Emails are a necessary evil. Like it or not, it’s how people and organizations communicate in 2015.

If you want to unsubscribe, CAN-SPAM makes it super easy. In a nutshell, the 2003 CAN-SPAM act (Controlling the Assault of Non-Solicited Pornography and Marketing) sets the rules for commercial email (including small businesses and non-profit organizations), establishes requirements for commercial messages, gives recipients the right to have you stop emailing them and spells out tough penalties for violations.

So rather than just hitting reply and asking to be removed, or worse replying with STOP like you would a text message, scroll to the bottom of the email and look for messages like this one from the Home Depot:

Home Depot Unsibscribe

 

Or this one from Groupon:
Groupon Unsubscribe
Even Facebook has an easy unsubscribe:
Facebook Unsibscribe
Avoid looking like you’ve never used email and if you want to unsubscribe, scroll to the bottom of the email and follow those directions.

French Lentil Soup
Sometimes it’s a challenge to find foods that fit the No Six diet (no: dairy, wheat, eggs, fish, soy or peanuts) I’m on for Baby A. Luckily, I have a forever patient husband who is willing to search things out. He found this wonderful French Lentil Soup recipe, originally from Bon Appetit and with a few tweaks, it was wonderful.

Ingredients:
3-5 strips of bacon, roughly chopped
1 tablespoons extra virgin olive oil
2 cups chopped onions (we used yellow)
1 cup chopped celery stalks
1 cup chopped carrots
2 garlic cloves, chopped
4 cups (or more) chicken stock
1 1/4 cups lentils, rinsed, drained
1 14 1/2–ounce can diced tomatoes in juice
Balsamic vinegar, about 2 tablespoons (to taste)
salt and pepper to taste

Directions:
Heat bacon in heavy large saucepan over medium–high heat. Leave the bacon grease in the pan and add the olive oil. Add onions, celery, carrots, and garlic. Sauté until vegetables begin to brown, about 15 minutes. Add 4 cups stock, lentils and tomatoes with juice and bring to boil. Reduce heat to medium–low, cover, and simmer until lentils are tender, about 35 minutes. Using a stick blender, puree the soup until smooth. Season with salt, pepper and the Balsamic vinegar. Ladle soup into bowls.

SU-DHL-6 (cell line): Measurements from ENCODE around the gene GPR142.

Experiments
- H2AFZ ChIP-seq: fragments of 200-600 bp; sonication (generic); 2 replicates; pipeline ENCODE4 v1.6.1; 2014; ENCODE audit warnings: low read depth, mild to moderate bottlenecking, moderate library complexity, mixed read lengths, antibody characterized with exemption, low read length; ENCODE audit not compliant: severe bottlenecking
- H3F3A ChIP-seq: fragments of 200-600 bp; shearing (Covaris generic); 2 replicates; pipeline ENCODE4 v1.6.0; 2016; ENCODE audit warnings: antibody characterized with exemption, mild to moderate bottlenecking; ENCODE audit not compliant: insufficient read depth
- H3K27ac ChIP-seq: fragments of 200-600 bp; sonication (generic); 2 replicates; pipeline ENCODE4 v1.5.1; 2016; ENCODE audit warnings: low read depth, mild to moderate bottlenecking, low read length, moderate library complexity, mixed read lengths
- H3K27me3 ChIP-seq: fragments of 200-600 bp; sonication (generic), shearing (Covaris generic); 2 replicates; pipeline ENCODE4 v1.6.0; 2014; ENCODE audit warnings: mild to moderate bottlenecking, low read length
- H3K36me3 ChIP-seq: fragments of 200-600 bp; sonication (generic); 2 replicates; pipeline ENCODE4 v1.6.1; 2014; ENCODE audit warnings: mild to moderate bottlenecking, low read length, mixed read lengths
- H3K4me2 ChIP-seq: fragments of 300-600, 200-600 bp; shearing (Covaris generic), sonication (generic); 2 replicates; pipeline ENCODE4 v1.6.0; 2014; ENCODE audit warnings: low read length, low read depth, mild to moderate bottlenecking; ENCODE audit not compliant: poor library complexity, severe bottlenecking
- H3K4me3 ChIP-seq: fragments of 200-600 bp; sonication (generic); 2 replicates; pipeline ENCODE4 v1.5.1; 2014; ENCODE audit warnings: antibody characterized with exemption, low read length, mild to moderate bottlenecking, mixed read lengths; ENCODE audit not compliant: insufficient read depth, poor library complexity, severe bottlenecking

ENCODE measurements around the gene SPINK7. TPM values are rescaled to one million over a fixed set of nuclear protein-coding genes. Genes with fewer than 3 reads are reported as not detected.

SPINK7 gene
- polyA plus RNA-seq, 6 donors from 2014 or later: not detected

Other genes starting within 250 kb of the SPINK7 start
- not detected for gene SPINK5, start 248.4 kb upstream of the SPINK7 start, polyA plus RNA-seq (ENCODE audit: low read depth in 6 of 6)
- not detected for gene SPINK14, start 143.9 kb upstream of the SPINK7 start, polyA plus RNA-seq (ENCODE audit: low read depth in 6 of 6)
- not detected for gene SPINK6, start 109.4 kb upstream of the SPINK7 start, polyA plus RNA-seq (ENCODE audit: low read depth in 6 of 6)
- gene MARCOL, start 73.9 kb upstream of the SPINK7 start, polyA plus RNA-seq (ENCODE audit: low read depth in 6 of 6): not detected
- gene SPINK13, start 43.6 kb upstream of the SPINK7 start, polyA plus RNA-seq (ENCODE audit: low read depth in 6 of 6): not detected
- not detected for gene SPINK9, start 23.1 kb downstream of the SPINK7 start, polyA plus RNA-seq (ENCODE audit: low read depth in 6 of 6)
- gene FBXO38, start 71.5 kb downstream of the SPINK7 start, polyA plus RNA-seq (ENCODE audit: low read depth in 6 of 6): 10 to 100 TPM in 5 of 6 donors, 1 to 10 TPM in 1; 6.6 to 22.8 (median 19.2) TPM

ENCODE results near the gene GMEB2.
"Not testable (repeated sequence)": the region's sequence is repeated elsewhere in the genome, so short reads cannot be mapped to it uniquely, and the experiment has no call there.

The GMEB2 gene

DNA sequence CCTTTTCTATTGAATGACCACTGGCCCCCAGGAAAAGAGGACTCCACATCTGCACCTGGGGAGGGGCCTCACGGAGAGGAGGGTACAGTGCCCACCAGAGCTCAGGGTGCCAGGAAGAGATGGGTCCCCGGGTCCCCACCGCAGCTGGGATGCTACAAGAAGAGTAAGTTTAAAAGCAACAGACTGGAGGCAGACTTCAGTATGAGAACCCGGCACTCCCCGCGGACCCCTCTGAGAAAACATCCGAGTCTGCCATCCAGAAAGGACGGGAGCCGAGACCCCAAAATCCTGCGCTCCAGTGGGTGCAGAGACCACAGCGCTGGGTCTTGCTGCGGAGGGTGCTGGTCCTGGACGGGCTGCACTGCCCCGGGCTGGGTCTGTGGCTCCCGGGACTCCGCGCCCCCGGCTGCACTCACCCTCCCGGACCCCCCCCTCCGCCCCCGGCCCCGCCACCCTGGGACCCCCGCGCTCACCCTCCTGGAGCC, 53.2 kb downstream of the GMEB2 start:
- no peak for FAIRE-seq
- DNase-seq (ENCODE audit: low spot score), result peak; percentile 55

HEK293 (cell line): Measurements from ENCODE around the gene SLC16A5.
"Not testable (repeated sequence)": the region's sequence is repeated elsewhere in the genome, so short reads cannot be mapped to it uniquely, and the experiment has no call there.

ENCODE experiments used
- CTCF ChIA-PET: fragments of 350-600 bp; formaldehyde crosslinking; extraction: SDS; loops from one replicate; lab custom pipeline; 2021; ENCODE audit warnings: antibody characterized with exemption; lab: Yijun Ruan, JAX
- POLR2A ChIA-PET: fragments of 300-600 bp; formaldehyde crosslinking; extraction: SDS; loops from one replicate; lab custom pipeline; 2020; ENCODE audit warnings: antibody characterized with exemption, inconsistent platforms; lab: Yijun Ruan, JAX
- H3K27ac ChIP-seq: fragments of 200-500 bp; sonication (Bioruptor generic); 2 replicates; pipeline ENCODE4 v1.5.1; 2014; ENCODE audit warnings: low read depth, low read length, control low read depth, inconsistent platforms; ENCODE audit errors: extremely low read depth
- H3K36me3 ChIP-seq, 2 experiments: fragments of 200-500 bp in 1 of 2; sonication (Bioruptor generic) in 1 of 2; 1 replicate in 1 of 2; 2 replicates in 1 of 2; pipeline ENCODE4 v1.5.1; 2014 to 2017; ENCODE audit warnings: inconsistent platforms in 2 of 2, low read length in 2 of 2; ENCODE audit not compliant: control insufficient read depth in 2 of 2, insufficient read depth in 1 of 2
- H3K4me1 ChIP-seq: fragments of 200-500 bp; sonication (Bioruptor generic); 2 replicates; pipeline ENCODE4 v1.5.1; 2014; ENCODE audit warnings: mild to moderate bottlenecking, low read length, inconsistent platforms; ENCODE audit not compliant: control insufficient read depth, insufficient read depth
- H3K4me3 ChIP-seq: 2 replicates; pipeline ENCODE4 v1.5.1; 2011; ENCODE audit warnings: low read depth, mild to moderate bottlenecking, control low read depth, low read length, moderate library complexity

My opinion:
Like any good soup, this isn’t much to look at, but it is delicious. It is hearty and filling and all around wonderful. I can’t wait to be able to eat warm pita with it!

Mexican Black Bean Soup with Sausage
It’s been a roller coaster of spring-like temperatures and freezing, regular February temperatures around here the last few weeks. That plus the lovely no six diet (no: dairy, wheat,eggs, fish, soy or peanuts) diet I’m on to help baby A’s digestive issues means we’ve had to get very creative with dinners. Luckily for me, J has taken the changes to our culinary repertoire in stride and has come up with a lot of alternatives to our favorite dishes. He found this lovely one from Food and Wine magazine.  Since I was baby A wrangling, I only got a picture of the finished product.

Ingredients:
2 tablespoons extra-virgin olive oil
1 medium white or yellow onion, finely chopped
3 garlic cloves, very finely chopped (we used about 3 tablespoons of minced garlic, but we like garlic a lot)
1 canned chipotle chile, seeded and finely chopped (since we didn’t have this on hand, we used 1 teaspoon ground chipotle)
1 teaspoon ground cumin
1 teaspoon dried oregano
Two 15-ounce cans black beans, drained
3 cups chicken stock or canned low-sodium broth
3/4 pound smoky cooked sausage, such as andouille or kielbasa, thinly sliced (we just went with two andouille)
2 tablespoons fresh lime juice, plus wedges for garnish
2 tablespoons very finely chopped cilantro
Salt and freshly ground pepper
Sour cream for serving (we left this out because it’s dairy)

Directions:
In a medium saucepan, heat the olive oil until shimmering. Add the onion and cook over moderate heat, stirring occasionally until softened, about 3 minutes. Add the garlic and the chipotle or ground chipotle, cumin and oregano and cook, stirring, until fragrant, about 2 minutes. Add the black beans and chicken stock and simmer, partially covered, for 15 minutes. Using a potato masher, coarsely crush some of the beans (we skipped this step).  Meanwhile, heat a large skillet over high heat. Add the sausage and cook until browned, stirring occasionally, about 5 minutes. Add the sausage to the beans. Then add the lime juice and cilantro. Season with salt and pepper. Simmer the soup for 2 minutes to allow the flavors to blend, or longer if you’d like! Ladle the soup into bowls and serve, passing the sour cream and lime wedges separately.